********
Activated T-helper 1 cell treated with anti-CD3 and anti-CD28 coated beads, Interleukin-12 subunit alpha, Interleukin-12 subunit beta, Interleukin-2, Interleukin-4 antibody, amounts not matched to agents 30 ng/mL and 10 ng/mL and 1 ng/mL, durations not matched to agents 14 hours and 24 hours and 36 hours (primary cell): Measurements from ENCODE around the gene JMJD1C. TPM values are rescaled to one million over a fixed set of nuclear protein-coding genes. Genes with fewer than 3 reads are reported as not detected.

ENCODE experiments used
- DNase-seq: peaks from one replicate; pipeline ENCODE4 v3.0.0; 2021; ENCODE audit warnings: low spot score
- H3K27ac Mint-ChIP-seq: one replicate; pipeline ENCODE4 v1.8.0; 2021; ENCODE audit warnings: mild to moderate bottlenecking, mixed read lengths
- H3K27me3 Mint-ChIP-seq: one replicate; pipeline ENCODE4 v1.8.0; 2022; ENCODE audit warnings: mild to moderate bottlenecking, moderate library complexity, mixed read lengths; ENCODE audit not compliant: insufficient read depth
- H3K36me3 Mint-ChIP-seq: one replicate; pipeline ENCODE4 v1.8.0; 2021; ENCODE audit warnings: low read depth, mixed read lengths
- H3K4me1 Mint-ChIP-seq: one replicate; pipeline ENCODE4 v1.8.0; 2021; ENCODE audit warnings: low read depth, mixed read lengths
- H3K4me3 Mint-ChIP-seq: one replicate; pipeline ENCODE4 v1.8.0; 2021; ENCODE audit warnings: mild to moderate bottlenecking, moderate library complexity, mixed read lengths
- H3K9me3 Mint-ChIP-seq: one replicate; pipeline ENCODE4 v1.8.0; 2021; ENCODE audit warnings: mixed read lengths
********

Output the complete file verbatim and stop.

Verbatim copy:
Activated T-helper 1 cell treated with anti-CD3 and anti-CD28 coated beads, Interleukin-12 subunit alpha, Interleukin-12 subunit beta, Interleukin-2, Interleukin-4 antibody, amounts not matched to agents 30 ng/mL and 10 ng/mL and 1 ng/mL, durations not matched to agents 14 hours and 24 hours and 36 hours (primary cell): Measurements from ENCODE around the gene JMJD1C. TPM values are rescaled to one million over a fixed set of nuclear protein-coding genes. Genes with fewer than 3 reads are reported as not detected.

ENCODE experiments used
- DNase-seq: peaks from one replicate; pipeline ENCODE4 v3.0.0; 2021; ENCODE audit warnings: low spot score
- H3K27ac Mint-ChIP-seq: one replicate; pipeline ENCODE4 v1.8.0; 2021; ENCODE audit warnings: mild to moderate bottlenecking, mixed read lengths
- H3K27me3 Mint-ChIP-seq: one replicate; pipeline ENCODE4 v1.8.0; 2022; ENCODE audit warnings: mild to moderate bottlenecking, moderate library complexity, mixed read lengths; ENCODE audit not compliant: insufficient read depth
- H3K36me3 Mint-ChIP-seq: one replicate; pipeline ENCODE4 v1.8.0; 2021; ENCODE audit warnings: low read depth, mixed read lengths
- H3K4me1 Mint-ChIP-seq: one replicate; pipeline ENCODE4 v1.8.0; 2021; ENCODE audit warnings: low read depth, mixed read lengths
- H3K4me3 Mint-ChIP-seq: one replicate; pipeline ENCODE4 v1.8.0; 2021; ENCODE audit warnings: mild to moderate bottlenecking, moderate library complexity, mixed read lengths
- H3K9me3 Mint-ChIP-seq: one replicate; pipeline ENCODE4 v1.8.0; 2021; ENCODE audit warnings: mixed read lengths